…Granted, this is in among a general sense of “we brought this on ourselves”, “petty infighting let it get way out of hand before we actually started getting anywhere”, and “we might not actually be the best species to have running this particular show–we’re really pretty destructive and kinda awful”. So, y’know, take it with a grain of salt. But it’s nice to think about the idea of people working together when they have to, even if it requires an apocalypse to jump-start that process (man, what a bleak thing to say).
Now here’s the negative part of the review: this book has been sitting on my shelf for a couple of years because each time I’ve tried to read it before now–and I’ve tried several times–I made it about five pages in before getting bored out of my skull and tossing it down to try again later. It is not the Great Book for All Times. It is not the Perfect Book for Any Mood. You have to be in the right headspace to read this book–you’ll know you’re there if you pick it up and start reading and suddenly discover that you’re 50 pages in and have no memory of the last hour of your life. So it’s a mighty fine piece o’ writin’…but you may have to take a running stab at it once or twice before it really hooks you. Be prepared to forgive yourself if you don’t fall head over heels immediately, is all I’m sayin’, and let it have another few dates before you write it off as being unlovable.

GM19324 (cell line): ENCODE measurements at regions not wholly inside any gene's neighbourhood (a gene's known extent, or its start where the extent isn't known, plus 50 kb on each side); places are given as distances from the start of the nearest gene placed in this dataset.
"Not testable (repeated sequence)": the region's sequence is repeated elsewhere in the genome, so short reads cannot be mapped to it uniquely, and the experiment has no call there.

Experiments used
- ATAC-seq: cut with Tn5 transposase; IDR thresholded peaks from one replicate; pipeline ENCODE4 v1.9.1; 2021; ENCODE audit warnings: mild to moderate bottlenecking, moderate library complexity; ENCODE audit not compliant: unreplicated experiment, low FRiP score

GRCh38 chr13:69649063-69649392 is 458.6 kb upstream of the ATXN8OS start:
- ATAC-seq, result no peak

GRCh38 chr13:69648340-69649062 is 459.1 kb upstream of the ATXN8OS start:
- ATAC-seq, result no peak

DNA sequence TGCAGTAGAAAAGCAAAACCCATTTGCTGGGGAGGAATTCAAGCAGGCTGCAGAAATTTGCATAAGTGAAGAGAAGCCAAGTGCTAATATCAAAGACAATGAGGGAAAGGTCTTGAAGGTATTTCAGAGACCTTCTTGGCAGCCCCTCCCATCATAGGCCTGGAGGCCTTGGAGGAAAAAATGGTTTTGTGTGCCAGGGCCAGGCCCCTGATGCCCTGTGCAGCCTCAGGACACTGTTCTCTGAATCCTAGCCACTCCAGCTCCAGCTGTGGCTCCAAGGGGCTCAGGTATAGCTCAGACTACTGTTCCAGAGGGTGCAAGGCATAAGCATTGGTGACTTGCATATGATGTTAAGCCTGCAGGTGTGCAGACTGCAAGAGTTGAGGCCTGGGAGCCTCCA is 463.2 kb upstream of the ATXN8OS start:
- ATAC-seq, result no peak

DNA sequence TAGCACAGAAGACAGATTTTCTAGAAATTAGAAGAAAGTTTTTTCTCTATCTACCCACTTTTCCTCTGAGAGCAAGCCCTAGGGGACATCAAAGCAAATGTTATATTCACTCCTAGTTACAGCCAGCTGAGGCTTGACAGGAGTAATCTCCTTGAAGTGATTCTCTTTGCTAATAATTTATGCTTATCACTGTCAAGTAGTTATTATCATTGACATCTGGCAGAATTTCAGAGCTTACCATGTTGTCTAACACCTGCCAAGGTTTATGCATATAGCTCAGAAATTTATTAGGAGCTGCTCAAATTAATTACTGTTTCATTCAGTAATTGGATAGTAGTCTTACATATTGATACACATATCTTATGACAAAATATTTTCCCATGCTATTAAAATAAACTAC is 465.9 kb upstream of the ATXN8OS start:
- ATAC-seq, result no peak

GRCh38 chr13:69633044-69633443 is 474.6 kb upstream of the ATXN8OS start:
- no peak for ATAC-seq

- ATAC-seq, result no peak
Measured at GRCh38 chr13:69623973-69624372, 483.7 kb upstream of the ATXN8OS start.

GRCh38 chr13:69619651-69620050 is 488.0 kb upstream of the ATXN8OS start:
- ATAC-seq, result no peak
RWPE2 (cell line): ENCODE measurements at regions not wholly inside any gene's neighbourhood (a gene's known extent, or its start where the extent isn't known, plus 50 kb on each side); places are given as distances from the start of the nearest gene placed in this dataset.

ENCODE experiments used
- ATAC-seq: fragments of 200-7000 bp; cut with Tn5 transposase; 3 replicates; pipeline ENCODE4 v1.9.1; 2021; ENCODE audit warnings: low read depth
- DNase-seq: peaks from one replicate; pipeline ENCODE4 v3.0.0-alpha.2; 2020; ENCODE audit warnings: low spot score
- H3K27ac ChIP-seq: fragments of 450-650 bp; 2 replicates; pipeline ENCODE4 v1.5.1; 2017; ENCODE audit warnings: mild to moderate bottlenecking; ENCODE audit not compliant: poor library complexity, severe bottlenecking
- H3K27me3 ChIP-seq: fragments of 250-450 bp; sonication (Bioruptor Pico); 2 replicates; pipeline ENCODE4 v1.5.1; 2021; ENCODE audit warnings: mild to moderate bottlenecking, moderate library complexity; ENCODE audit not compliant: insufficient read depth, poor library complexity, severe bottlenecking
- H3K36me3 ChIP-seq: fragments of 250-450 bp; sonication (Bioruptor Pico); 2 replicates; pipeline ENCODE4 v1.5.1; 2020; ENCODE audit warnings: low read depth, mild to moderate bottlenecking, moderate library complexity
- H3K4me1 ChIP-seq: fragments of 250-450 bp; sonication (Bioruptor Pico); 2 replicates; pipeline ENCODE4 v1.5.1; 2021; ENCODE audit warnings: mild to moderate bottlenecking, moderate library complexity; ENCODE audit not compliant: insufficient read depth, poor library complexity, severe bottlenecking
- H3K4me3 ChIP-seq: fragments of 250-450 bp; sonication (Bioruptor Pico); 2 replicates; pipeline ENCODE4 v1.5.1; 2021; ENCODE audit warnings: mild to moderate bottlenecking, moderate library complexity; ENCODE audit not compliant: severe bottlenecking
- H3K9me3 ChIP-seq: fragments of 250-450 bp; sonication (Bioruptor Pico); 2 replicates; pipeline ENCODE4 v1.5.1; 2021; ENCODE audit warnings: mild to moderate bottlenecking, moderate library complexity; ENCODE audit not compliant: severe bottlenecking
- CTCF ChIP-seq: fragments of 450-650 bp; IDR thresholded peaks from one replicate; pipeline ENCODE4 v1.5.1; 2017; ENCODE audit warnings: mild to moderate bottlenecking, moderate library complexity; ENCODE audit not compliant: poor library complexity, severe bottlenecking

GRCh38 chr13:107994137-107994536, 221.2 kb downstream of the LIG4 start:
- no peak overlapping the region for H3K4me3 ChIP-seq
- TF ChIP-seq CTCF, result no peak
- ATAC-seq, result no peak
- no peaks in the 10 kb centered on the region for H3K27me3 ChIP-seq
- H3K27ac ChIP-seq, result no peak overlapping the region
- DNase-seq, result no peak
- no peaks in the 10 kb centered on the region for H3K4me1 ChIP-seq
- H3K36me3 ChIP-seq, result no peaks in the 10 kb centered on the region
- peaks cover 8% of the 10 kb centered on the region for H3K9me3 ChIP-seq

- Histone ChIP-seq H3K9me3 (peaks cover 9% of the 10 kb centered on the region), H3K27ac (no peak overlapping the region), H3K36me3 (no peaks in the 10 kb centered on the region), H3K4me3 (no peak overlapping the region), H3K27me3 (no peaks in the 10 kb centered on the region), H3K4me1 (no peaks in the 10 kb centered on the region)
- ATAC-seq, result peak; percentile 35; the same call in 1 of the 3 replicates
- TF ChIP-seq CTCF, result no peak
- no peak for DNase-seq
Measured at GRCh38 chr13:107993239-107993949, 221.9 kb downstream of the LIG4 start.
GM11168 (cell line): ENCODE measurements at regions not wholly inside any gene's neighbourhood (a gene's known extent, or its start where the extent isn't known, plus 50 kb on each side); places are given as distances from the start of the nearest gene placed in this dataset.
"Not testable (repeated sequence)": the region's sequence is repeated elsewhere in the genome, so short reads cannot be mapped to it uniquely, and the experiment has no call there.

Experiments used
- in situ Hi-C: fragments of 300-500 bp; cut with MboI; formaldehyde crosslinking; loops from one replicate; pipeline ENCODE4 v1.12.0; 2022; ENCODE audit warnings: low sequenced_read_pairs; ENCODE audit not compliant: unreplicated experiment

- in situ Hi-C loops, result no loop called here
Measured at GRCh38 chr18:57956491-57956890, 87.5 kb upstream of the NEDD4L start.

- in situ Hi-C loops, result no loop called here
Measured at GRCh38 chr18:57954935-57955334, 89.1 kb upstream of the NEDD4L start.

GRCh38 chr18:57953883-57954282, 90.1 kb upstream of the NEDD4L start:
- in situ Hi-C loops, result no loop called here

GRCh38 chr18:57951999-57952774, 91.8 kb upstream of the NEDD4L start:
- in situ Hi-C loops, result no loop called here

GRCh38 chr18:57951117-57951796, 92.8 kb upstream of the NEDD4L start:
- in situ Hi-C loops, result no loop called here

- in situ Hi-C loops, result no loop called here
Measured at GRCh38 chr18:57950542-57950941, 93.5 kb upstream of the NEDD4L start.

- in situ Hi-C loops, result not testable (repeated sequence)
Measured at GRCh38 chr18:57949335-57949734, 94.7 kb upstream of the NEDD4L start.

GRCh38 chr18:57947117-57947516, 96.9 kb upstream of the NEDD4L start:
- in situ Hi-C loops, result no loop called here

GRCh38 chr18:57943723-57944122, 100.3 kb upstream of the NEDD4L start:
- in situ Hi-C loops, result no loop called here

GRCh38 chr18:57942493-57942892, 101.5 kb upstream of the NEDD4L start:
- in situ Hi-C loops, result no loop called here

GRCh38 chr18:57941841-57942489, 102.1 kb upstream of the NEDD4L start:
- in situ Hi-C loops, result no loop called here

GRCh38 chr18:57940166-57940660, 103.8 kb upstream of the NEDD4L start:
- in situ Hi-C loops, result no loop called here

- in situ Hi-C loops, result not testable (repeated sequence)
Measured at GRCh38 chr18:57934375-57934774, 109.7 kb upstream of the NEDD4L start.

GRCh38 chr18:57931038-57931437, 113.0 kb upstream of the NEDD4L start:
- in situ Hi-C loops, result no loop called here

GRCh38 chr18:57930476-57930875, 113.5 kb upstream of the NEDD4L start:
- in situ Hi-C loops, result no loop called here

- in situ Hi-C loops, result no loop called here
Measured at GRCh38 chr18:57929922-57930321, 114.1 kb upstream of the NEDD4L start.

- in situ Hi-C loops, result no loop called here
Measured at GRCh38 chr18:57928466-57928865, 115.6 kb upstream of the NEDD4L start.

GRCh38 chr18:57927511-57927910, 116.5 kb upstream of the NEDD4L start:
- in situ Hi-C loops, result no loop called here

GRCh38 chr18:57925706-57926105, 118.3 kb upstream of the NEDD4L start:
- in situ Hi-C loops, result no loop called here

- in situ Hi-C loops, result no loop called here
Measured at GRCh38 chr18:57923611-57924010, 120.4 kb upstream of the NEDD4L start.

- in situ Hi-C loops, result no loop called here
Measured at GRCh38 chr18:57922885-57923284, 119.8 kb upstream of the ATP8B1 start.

I suppose I can sum up my entire experience by saying that Max Brooks is not my friend, in the same way that the guy on the corner telling you that “the first hit is free” is not your friend. He’s written several zombie-related things (The Zombie Survival Guide, for instance), but none of them is a sequel to World War Z. And that’s just mean. There are a lot of characters in here that I think would make for fascinating spinoffs, sequels, prequels, and follow-ups–I’m personally prepared to pre-order every single one of the bio-novels of these various folks, right here, right now, shut up and take my money–but there aren’t any. And I can’t seem to find any indication that Brooks intends to change that. So I suppose I’ll have to be content with this for now; but so help me god, if he ever starts releasing sequels, I will permanently rent a sidewalk square in front of the local bookstore so I can always, always be first in line.
TL;DR: The fictional oral history of the human war against global zombie outbreak, World War Z is thorough, clever, fascinating, grimly humorous, and occasionally heartbreaking. It addresses questions you wouldn’t have thought to ask, and does so in a way that makes you strangely proud to be a part of a species who has accomplished a monumental–and utterly fictional–feat.
Rating: 8.5/10 Muddy Hoofprints. This book is just plain good. However, it took me a few tries to get started with it, and yes, I am in fact holding at least an additional half-star hostage until Brooks writes some sequels. I’m a big meaniehead that way, and I’m not even sorry.